SPEECH BY MR LEE YI SHYAN, MINISTER OF STATE FOR TRADE AND INDUSTRY AND MINISTER-IN-CHARGE OF ENTREPRENEURSHIP, AT SINGAPORE RETAILERS ASSOCIATION 30TH ANNIVERSARY BALL, 23 OCTOBER 2007, 8.00 PM AT MERITUS MANDARIN
Dato’ Dr Jannie Tay, President, Singapore Retailers Association,
Ladies and Gentlemen,
The Retail Scene
I am honored to be invited to this joyous celebration of the Singapore Retail Association’s 30th anniversary.30th anniversary is an important milestone that marks the many achievements of an association, it also gives us an opportunity to envision the future of our retail industry, to visualize our journey to reach the goals. It is a time to ask: where should we go from here?
For sure, our retail industry in Singapore has transformed and matured enormously in the past 3 decades. In 1995 for instance, the retail industry comprised 16,929 establishments, employed 75,496 workers and had an annual operating receipts of S$15.8 billion. Ten years later, in 2005, there were 18,600 establishments employing 92,727 workers with an annual operating receipts of S$21 billion. In fact, the value added contribution of the retail industry has increased from $2 billion to $3 billion over the span of 10 years.
Qualitatively, there were more profound changes in the industry. Firstly, we saw the increase in the size of retail operations in the form of larger departmental stores, mushrooming of super- and hyper-marts, proliferation of chain-stores and franchised operations. The increase in scale of retail operation clearly brings clear benefits such as economy of scale in sourcing and procurement, reduction in sales and admin overheads and the availability of resources for products and process development.
Secondly, the emergence of mall operators (that own and manage a network of shopping malls) is making shopping in centrally managed-malls a more unique lifestyle experience. The variety and range of products and service retail in these malls are carefully matched and selected, so that as a collection of retail concepts the mall stands out in theme and contents appealing to very specific segments of defined consumers.
Thirdly, our retail industry transformed on the tide of globalization. Globalization brought along with it level playing field. At the home front, retail players watch the infusion of foreign stores, franchises and new concepts. In overseas markets, we find our own well known stores establishing their footprints in cities near and far. Globalization promises larger markets and cheaper sourcing for those who know how to take advantage of it.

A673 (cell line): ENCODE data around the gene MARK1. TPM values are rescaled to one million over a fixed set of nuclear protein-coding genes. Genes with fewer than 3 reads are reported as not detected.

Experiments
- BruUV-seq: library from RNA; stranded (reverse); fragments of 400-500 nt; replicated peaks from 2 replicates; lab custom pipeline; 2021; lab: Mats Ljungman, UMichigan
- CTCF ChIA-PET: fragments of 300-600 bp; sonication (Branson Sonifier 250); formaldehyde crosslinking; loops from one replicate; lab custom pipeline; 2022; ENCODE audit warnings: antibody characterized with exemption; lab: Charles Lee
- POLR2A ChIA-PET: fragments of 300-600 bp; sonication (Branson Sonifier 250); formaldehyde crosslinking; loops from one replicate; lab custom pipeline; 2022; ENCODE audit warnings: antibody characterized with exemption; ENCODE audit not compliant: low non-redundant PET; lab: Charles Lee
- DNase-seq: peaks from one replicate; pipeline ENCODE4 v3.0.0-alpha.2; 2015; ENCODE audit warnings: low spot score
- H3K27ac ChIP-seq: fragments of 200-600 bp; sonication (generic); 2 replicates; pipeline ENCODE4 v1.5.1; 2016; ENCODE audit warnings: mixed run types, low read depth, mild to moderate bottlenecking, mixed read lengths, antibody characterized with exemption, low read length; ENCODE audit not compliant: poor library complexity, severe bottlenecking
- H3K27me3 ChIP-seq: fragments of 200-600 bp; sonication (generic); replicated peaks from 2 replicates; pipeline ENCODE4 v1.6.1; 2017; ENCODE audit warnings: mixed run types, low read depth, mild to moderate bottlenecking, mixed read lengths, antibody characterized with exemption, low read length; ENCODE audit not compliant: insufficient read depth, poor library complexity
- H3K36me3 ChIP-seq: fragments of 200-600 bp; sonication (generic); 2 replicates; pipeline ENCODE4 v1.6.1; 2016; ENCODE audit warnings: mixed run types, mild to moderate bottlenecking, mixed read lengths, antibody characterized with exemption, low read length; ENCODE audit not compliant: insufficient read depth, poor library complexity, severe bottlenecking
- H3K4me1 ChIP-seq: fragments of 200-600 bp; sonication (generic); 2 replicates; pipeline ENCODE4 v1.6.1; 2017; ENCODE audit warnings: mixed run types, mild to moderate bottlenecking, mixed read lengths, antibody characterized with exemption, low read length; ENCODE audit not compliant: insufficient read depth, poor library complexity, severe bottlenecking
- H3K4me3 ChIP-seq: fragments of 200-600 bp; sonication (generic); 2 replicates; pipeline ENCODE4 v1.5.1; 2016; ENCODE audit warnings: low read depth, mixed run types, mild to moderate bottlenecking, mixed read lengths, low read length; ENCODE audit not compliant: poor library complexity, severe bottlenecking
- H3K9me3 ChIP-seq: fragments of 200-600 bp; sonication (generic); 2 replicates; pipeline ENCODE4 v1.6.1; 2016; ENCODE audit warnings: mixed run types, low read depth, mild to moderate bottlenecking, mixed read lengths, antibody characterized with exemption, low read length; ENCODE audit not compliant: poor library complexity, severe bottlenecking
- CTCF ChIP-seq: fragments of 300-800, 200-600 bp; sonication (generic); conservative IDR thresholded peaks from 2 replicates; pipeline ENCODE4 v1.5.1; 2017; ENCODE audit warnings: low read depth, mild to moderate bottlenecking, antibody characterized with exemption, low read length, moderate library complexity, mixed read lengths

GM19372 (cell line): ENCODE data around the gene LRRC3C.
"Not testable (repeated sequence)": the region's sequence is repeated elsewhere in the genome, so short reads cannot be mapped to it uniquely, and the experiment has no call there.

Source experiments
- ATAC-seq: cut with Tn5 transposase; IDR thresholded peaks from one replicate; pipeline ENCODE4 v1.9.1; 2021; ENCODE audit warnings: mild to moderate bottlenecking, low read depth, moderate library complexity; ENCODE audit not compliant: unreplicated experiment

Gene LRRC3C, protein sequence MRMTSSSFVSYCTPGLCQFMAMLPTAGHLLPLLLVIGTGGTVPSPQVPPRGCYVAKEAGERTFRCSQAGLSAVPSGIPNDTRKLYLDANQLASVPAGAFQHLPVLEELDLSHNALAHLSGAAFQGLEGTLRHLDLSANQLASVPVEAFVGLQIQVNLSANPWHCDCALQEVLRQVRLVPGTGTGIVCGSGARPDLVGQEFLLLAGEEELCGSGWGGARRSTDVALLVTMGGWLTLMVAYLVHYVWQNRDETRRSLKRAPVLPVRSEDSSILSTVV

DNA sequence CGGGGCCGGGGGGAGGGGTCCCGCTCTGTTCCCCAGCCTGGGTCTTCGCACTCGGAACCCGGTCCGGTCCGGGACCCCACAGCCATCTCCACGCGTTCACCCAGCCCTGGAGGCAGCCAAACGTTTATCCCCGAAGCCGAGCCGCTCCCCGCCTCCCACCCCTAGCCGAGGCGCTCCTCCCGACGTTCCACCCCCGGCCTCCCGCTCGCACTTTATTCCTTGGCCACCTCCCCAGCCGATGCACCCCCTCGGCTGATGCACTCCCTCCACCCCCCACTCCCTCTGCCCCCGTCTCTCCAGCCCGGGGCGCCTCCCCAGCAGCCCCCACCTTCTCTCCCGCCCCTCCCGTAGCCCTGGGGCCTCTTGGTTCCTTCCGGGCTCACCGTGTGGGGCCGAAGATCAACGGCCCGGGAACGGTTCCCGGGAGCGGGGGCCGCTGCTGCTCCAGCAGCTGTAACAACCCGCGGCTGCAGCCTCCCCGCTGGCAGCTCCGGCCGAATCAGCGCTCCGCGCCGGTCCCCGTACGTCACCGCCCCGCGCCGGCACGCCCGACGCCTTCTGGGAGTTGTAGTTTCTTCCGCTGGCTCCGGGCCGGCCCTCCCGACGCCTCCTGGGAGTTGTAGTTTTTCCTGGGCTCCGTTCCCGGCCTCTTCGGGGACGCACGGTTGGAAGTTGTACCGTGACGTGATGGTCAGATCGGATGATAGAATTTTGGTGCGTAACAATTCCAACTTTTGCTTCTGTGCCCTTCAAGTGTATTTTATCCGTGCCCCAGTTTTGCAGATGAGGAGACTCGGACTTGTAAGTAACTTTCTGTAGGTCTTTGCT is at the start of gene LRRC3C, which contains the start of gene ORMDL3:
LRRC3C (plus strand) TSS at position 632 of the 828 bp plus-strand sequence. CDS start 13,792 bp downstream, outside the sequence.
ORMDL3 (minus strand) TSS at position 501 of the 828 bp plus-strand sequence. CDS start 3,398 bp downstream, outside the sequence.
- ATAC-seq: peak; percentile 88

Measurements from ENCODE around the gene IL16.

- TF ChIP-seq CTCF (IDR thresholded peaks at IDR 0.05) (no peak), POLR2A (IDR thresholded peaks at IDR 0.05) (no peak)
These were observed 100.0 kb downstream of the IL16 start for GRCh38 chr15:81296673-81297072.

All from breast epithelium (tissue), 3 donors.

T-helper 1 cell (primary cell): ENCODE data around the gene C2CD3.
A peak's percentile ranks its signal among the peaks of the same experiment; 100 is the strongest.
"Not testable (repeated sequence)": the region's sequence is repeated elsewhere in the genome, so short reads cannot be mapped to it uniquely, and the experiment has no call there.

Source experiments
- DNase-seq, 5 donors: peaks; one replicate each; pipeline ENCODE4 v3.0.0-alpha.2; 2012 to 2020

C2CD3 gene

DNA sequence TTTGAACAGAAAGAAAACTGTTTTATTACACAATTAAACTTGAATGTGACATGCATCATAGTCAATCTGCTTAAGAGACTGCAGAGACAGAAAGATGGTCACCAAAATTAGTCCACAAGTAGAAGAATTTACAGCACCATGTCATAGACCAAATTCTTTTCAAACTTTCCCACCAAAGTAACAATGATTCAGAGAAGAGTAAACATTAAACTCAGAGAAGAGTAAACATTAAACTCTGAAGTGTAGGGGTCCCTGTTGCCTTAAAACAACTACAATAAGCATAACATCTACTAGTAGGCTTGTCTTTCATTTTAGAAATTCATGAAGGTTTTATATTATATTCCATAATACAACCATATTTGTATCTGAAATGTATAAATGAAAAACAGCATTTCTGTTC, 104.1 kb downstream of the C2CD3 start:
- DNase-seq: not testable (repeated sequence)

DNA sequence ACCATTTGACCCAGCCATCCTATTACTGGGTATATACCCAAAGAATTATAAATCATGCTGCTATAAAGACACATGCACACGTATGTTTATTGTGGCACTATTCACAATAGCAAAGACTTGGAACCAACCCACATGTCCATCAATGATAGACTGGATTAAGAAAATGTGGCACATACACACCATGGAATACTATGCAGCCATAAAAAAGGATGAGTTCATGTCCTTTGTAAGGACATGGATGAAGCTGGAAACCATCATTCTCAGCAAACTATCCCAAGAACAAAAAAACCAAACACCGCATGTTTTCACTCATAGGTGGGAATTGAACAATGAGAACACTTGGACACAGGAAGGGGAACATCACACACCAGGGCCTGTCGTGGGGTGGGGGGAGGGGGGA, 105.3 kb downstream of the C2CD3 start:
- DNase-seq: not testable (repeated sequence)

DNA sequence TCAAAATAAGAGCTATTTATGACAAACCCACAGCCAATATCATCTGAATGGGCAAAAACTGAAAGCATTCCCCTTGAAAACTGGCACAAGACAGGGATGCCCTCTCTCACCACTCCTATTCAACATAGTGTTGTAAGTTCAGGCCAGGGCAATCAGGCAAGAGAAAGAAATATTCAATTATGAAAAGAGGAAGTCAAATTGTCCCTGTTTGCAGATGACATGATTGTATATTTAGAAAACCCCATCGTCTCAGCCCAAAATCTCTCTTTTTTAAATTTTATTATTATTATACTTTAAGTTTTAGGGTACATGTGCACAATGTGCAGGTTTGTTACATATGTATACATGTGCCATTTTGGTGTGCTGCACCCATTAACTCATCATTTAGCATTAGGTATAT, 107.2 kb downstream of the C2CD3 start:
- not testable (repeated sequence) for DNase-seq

With these key trends in place, and being constantly exposed to international competition, our players are making constant adjustments to competition, they are faced with opportunities either to grow or wane. I must say that many of our players of have succeeded in overcoming the odds. Many have become sophisticated in their process, products and service offerings. They become profitable and have enough resources to open up multiple stores, and some even have established their brand-names in Asia and beyond.
We should be proud of the achievements of our retail industry. But as we gaze into the future and consider the next 5- 10 years, we want to know if our retail industry can be stronger, more competitive, more vibrant and more attractive. Can we become a must-visit and must-buy destination on tourist itinerary and on the business visitor’s agenda? We know a vibrant and strong retail industry would contribute positively to Singapore’s aspiration to be a destination for business and tourism interests. Let us consider two key trends.
Firstly, according to the World Wealth Report 2007 from Merrill Lynch and Cap Gemini, more than 2.6 million High Net-worth Individuals (HNWIs) reside in Asia Pacific and account for more than a quarter of global high net worth assets. These individuals possess tremendous spending and investment power. Naturally, riding on the back of this growth in private wealth will be the demand for consumer durables, luxury goods, real estate, lifestyle products and services, private banking services, healthcare services and so on.
Secondly, we expect to attract 17 million visitor arrivals by 2015, generating some $30 billion in tourism receipts. We are making significant investments into our tourism infrastructure. Under construction are many projects, including the two Integrated Resorts, the Singapore Flyer, Gardens by the Bay and the Singapore Sports Hub. The new integrated development Orchard Turn close by is being added to the fairly new Vivo City, in addition to other newly launched regional malls. Can we derive maximum values from these investments?
How many of these 17 million visitors that we are expecting to arrive in Singapore will include some of the 2.6mil HNWIs residing in Asia? Would they come here? What would they consume here?
Blue Ocean Strategy